Soulprint

Soulprint by Mark Batterson is a deceptively simple book. The subtitle is “Discovering your divine destiny” and that intrigued me.

It’s not a book of easy answers, and I appreciate that. Instead, Batterson uses primarily the story of David as a framework for raising questions that will help you on a journey of self-discovery.

His basic premise is that each one of us is a unique creation of God, and that uniqueness gives us the responsibility to live–and worship God–in a way that no one else can. That can only be done when we discover our “true identity.”

Many times this kind of language sends red flags up for me, making me wonder if the rest of the book is going to be a sermon about what I should and shouldn’t be doing. Batterson, though, points out something I’ve found to be true the older I’ve gotten–that we spend much of our lives as strangers to ourselves.

It’s easier to be someone that everyone else wants us to be–easier and safer. But, as he suggests, in doing that, we lose ourselves.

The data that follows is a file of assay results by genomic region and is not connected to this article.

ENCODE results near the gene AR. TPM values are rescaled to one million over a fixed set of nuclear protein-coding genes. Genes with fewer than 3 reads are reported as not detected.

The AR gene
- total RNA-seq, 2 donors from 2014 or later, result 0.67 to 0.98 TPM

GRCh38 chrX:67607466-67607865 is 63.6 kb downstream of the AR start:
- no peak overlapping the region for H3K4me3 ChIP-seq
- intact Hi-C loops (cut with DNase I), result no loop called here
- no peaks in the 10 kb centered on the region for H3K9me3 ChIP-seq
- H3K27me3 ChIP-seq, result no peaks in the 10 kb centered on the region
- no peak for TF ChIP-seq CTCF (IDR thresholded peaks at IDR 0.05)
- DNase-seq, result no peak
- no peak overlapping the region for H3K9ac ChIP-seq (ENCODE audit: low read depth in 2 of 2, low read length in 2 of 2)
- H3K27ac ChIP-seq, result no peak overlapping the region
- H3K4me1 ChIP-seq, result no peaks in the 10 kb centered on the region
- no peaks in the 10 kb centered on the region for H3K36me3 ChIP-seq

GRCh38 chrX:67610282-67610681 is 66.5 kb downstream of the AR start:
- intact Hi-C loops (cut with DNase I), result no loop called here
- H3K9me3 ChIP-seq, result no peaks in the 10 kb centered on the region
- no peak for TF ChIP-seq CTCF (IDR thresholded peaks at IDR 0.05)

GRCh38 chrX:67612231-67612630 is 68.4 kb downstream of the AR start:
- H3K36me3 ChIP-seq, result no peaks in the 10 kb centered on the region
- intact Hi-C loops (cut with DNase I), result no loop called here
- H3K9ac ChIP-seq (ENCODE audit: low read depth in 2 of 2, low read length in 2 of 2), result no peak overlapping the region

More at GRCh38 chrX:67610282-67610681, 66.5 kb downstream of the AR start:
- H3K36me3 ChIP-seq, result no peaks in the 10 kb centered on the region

He approaches the process as an archaeological dig, and that was an intriguing point of view. The primary tool he suggests using is the tool of story–and he uses various aspects of David’s story as a template.

We often talk about identifying people through their fingerprints; Batterson suggests that our soulprint is every bit as important (if not more so) in self-identification.

There are discussion questions at the end of the book–summaries of key points and questions. I did not find those helpful–found them too simplistic. But the rest of the text kept my attention and has encouraged me to consider starting the journey of self-discovery, especially since he suggests that it’s never too late!

This book it was provided free of charge from WaterBrook Multnomah Publishing Group in exchange for this review.

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